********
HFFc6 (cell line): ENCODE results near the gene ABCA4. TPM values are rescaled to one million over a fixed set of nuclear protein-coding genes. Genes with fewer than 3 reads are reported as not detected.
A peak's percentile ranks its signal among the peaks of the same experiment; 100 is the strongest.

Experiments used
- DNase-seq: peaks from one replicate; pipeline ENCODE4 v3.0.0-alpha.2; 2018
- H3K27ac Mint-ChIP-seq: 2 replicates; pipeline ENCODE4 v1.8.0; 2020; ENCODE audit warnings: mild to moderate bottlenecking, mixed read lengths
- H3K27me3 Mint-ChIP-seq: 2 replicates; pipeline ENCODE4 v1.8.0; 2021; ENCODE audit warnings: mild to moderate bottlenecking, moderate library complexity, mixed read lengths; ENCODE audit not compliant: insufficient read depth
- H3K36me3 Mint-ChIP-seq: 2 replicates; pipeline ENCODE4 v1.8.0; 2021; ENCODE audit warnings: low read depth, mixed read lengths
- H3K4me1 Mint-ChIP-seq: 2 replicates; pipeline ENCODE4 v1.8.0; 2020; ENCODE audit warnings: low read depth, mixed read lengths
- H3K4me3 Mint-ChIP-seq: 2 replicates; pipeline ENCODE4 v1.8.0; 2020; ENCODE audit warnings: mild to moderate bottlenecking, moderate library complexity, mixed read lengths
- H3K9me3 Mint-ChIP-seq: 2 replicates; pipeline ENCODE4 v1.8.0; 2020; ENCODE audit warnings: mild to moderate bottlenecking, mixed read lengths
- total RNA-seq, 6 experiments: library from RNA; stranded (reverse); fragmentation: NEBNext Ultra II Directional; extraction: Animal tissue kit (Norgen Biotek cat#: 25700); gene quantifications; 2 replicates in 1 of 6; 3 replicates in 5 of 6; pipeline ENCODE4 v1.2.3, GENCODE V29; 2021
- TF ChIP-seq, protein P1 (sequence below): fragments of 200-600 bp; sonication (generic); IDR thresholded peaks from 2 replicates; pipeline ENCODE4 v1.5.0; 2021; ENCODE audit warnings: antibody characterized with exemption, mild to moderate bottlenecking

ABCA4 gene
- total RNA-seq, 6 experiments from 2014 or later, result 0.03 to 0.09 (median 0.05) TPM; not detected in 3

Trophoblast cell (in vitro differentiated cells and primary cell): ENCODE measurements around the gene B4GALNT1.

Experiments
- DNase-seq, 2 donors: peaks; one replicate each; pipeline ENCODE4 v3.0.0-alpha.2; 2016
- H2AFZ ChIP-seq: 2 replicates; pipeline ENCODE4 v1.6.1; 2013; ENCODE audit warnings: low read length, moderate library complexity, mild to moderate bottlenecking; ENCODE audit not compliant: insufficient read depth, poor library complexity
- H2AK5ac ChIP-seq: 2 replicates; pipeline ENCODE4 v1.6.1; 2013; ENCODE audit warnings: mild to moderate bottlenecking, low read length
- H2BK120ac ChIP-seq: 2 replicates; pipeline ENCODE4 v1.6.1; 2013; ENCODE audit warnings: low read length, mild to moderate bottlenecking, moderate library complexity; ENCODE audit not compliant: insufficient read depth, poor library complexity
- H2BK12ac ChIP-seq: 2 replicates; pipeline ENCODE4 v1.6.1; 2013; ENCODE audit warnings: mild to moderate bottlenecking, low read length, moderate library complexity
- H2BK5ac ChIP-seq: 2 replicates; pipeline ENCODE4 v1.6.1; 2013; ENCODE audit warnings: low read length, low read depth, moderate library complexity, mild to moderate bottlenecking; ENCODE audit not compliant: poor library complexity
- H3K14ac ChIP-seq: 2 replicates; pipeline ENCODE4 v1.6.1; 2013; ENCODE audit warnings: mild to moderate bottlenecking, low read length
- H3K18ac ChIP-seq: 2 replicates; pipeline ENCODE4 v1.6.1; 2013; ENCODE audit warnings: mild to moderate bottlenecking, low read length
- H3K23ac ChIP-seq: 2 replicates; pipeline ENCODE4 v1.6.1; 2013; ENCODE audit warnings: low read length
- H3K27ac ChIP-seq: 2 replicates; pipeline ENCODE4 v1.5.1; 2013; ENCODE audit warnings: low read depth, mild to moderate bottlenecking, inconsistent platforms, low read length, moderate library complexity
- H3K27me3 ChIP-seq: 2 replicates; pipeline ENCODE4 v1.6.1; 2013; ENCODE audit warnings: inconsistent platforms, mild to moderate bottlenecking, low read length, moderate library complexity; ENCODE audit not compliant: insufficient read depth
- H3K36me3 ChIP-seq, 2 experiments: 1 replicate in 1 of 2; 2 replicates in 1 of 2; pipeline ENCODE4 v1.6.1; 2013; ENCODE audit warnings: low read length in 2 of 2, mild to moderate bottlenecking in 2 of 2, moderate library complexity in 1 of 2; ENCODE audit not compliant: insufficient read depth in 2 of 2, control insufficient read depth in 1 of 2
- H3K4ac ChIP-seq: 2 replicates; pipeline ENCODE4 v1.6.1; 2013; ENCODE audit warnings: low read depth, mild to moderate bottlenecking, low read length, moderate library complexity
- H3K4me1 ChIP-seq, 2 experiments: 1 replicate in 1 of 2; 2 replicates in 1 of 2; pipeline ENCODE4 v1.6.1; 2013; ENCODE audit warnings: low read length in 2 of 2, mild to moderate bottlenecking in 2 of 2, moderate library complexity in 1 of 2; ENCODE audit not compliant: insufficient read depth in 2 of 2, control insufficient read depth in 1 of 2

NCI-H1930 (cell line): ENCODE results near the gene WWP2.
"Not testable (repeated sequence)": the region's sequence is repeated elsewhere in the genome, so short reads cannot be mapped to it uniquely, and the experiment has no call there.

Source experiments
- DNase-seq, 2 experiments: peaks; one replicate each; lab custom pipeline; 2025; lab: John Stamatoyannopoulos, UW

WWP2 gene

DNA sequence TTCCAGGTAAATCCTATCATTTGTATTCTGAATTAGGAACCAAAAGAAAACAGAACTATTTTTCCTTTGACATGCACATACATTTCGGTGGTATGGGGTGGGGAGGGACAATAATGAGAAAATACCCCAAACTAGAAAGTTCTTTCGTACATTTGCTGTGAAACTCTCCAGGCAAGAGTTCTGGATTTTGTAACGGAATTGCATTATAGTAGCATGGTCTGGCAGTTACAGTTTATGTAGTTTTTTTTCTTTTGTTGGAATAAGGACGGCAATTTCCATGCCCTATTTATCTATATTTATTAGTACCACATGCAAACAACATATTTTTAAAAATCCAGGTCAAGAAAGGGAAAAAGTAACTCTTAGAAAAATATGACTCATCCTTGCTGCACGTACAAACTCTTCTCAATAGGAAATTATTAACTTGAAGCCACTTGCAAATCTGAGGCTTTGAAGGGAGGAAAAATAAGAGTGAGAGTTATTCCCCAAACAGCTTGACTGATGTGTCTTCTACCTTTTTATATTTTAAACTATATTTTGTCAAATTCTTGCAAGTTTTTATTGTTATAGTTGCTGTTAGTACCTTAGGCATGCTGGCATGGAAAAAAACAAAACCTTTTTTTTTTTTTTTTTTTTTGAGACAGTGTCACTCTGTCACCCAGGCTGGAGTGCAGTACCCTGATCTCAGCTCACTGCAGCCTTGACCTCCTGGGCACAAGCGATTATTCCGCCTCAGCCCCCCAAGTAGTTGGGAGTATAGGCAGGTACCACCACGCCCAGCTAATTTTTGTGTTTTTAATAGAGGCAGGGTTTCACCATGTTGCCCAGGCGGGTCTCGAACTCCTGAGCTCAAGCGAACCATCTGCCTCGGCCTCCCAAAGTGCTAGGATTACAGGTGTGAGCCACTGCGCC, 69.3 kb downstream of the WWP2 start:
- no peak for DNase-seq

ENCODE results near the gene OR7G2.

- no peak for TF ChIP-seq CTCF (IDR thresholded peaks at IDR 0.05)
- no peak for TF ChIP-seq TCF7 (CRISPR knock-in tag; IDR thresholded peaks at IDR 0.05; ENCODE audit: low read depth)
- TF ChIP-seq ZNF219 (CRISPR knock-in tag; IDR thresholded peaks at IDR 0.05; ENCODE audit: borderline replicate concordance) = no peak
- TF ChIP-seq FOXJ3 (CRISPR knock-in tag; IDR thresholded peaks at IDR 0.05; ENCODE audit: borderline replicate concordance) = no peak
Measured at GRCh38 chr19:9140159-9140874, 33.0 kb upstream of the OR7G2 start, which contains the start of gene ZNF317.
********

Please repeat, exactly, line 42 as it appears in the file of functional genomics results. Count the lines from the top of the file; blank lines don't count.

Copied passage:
- TF ChIP-seq FOXJ3 (CRISPR knock-in tag; IDR thresholded peaks at IDR 0.05; ENCODE audit: borderline replicate concordance) = no peak